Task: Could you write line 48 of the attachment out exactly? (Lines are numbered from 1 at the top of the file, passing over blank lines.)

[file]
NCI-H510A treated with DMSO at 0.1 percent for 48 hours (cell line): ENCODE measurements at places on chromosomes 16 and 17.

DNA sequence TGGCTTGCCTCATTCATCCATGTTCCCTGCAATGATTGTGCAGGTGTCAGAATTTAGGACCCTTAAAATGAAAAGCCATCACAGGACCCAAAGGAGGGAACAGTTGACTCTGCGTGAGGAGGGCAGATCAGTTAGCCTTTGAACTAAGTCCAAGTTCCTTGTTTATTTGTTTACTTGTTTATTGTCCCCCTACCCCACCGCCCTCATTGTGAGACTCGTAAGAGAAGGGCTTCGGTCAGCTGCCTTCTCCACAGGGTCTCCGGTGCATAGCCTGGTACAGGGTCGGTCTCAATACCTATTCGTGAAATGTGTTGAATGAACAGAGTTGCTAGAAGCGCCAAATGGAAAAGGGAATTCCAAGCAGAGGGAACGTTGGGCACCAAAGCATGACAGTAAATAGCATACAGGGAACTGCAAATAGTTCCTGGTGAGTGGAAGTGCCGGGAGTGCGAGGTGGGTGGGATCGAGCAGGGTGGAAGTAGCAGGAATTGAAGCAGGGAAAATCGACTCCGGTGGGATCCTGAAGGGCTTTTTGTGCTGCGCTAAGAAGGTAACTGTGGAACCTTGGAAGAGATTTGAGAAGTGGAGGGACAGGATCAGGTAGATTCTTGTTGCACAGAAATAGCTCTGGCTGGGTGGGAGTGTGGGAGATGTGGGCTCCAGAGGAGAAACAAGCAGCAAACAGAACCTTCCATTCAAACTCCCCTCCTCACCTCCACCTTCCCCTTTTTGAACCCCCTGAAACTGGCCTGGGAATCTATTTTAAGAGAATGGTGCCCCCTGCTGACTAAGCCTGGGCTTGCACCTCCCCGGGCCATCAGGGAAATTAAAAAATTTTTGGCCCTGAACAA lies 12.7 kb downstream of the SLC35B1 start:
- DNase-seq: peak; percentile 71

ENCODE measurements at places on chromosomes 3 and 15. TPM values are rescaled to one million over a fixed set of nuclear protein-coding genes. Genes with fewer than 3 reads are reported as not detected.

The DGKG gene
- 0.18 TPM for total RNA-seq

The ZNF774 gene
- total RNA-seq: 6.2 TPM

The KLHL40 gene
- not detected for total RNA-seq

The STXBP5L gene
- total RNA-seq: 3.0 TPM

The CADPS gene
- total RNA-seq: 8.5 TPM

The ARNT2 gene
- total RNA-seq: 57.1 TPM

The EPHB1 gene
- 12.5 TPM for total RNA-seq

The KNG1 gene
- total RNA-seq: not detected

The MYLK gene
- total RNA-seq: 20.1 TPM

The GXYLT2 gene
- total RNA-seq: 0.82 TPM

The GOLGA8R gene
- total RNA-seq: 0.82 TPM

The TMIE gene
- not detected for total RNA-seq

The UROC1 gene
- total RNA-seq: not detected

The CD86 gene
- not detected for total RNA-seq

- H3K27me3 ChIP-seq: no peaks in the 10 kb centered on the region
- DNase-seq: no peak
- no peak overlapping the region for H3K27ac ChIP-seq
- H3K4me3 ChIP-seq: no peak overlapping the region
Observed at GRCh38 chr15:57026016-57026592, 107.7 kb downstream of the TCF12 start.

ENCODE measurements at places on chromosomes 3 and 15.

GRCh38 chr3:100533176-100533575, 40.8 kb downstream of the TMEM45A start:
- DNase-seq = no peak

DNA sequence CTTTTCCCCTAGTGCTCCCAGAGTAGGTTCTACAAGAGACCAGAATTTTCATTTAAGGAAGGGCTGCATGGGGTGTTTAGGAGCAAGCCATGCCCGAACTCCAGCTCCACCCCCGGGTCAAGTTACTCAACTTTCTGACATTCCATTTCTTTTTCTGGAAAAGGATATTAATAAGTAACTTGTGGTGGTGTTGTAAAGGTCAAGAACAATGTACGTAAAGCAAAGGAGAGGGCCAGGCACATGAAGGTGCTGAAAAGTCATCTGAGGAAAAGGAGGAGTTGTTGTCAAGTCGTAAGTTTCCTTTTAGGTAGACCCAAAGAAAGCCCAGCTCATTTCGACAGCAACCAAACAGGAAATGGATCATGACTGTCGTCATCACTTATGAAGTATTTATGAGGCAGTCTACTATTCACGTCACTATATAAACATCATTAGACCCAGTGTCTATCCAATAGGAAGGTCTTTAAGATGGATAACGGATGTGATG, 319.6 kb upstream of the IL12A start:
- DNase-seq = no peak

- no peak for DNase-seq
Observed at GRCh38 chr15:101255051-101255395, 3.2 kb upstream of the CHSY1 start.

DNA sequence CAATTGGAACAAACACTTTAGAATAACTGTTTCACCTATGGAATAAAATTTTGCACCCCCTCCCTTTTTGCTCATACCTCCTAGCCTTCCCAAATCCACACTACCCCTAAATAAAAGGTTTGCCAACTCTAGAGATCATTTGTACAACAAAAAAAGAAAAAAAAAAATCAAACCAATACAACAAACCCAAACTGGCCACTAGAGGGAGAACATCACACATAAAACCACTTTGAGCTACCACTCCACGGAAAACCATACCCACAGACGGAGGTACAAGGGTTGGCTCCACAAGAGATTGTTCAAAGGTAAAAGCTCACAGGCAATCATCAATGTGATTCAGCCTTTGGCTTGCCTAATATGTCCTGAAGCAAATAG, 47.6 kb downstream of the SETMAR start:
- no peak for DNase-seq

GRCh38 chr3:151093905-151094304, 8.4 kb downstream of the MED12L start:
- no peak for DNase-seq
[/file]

- no peak for DNase-seq